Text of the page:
Going, going, gone. That blue Longchamp. The green Coach. Weather-beaten, soft-looking leathers. All at a fraction of their market prices, for these are second-hand, “preloved” items. Hundreds of spectators are gathered online, as the hunting and finding of the branded clothes, bags and boots, are aired live on Facebook.
The host, one potential buyer says, “looks like a banci [sissy],” drawing hilarious comments, for indeed, one says, the seller is a drag queen.
Gay activist Hartoyo started the now-popular online shop called Sriloved. Part of the proceeds support waria — transwomen — among the groups hardest hit by COVID-19. Mobility restrictions have closed their main livelihood sources — the beauty salons and streets for busking or konser — concerts in waria- speak. Another part supports the continued advocacy work of his group Suara Kita (Our Voice), from defending criminalized men attending a “gay party” in South Jakarta to supporting a young gang rape survivor.
The pandemic unwittingly gave birth to new fundraising ideas. The “preloveds”, Hartoyo told me, had become “a red carpet, a bridge to breaking the rigidity” of all the politicized frenzy that has landed the lesbian, gay, bisexual and transgender (LGBT) people — in the position of public enemy no. 1, along with “communists” especially around election seasons.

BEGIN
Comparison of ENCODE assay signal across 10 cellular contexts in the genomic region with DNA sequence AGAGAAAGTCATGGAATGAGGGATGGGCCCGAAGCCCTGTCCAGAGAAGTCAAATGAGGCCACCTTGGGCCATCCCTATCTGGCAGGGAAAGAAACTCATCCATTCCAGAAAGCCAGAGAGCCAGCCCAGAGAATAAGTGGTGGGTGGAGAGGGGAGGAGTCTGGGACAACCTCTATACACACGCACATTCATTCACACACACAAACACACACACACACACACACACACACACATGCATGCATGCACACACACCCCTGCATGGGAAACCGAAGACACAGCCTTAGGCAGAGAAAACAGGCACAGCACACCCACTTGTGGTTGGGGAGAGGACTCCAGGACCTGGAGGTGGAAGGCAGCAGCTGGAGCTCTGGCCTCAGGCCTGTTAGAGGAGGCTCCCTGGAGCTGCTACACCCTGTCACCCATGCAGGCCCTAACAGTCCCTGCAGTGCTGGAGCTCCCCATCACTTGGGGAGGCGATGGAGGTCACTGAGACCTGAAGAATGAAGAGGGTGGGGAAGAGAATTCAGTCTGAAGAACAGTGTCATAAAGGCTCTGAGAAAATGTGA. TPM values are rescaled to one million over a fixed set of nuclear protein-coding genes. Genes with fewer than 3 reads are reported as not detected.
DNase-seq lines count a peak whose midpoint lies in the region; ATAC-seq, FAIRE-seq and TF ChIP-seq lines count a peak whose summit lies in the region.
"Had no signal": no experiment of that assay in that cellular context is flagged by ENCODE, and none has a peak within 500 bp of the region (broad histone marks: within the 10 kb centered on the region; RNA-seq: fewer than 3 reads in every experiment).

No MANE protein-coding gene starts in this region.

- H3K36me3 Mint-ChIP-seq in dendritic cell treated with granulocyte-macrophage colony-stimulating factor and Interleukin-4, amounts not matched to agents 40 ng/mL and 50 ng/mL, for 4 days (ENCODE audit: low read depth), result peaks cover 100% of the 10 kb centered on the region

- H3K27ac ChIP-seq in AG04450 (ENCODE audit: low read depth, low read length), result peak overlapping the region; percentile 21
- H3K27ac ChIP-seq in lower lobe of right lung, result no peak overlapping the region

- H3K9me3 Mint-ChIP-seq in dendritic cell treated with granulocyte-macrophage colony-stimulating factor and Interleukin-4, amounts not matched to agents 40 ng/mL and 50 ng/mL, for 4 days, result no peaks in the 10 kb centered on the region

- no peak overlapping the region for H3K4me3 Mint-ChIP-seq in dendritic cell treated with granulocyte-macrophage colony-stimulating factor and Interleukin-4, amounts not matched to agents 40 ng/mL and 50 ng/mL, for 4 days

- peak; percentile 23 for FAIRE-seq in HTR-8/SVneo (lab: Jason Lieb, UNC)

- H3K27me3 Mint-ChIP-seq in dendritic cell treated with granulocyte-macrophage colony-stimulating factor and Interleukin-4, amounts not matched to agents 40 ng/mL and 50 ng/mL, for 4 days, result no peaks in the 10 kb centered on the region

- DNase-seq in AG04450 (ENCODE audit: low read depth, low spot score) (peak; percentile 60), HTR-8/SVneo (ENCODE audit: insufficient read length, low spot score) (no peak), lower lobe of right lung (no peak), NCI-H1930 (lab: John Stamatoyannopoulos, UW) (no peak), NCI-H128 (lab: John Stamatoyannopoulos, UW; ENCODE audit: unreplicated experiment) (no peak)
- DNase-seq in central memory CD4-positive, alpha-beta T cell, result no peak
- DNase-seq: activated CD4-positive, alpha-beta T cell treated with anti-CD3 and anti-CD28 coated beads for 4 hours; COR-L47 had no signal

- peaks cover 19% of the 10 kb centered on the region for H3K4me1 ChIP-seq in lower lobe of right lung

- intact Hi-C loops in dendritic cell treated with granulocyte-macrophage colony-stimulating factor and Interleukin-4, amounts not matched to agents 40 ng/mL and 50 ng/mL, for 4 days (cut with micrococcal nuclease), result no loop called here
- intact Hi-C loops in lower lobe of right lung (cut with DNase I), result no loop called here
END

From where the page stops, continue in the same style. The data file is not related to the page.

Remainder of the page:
Then, when things cool down, social and cultural acceptance of minorities in Indonesia returns, along with the difficulties, such as accessing public services. One waria said it was even hard to get a burial plot for a deceased friend.
Fundraising with “preloveds” had become a fun education tool, Hartoyo said, adding that most buyers and sellers were not gender minority activists. But many happily buy goods for, say, Rp 300,000 (US$20) but pay Rp 1 million, he said, knowing they could help the wellbeing of waria. “So many of the middle class in Greater Jakarta, not just celebrities, have tons of unused stuff,” he adds. Sounds familiar!
The transwomen were featured on International Day of Peace, Sept. 21, with a webinar discussing a new book titled Santri Waria: Kisah Kehidupan Pondok Pesantren Waria Al-Fatah Yogyakarta (Transwomen Islamic Boarding School Students:
Stories from the Al-Fatah Waria Islamic Boarding School in Yogyakarta), written by researcher Masthuriyah Sa’dan. The activist of NGO Solidaritas Perempuan (Women’s Solidarity for Human Rights) said she had been accompanying santri waria studying the Quran, since Islamic vigilantes forced temporary closure of the school in 2016.
The talks emphasized the struggles for full citizenship of gender minorities. While Islam recognizes all God’s “perfect” creations, including transgender people, the cleric Imam Azis said even obtaining an identity card was still problematic. “They have the same rights and obligations as everyone else, including the right to identity,” he said. However, when some waria fill in “female” in ID forms, local authorities refuse to issue them the ID cards, so many fail to access public services, including for health care.